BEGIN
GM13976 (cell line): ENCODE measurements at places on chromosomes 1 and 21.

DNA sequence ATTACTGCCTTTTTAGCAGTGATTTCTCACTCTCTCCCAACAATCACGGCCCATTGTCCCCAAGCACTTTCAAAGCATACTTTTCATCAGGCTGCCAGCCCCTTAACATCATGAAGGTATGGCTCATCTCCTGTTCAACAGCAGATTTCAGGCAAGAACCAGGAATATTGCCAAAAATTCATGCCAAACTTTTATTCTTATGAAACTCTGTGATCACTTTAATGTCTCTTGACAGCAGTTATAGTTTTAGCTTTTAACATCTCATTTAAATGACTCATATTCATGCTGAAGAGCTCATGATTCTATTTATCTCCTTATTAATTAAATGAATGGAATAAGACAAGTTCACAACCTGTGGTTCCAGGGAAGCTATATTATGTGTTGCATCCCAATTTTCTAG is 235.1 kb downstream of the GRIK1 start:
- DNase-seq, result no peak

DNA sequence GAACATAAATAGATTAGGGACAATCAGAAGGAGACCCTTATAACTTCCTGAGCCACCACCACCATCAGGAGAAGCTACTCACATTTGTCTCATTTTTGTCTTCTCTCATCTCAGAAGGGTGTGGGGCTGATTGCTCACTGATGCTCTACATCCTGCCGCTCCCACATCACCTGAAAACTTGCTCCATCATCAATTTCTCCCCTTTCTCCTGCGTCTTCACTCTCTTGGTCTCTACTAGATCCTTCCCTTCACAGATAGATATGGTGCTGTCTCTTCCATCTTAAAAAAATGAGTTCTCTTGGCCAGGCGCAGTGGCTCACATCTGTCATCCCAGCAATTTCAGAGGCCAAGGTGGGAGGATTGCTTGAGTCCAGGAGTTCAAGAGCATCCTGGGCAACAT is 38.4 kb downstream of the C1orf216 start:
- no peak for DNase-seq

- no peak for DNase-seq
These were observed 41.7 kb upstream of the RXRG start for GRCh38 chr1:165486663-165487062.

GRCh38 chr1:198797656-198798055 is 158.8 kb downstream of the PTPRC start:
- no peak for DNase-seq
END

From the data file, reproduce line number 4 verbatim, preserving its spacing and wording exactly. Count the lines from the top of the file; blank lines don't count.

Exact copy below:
DNA sequence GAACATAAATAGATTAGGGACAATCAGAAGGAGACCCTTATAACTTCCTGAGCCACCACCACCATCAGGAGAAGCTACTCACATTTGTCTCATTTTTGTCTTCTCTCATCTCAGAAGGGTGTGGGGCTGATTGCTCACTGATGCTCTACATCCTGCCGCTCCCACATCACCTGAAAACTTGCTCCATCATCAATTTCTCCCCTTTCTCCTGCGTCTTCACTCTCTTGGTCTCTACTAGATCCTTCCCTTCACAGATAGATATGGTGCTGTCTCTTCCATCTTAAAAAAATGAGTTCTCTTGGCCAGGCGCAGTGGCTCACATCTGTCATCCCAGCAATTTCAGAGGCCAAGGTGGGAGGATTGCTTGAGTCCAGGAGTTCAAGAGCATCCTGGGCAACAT is 38.4 kb downstream of the C1orf216 start: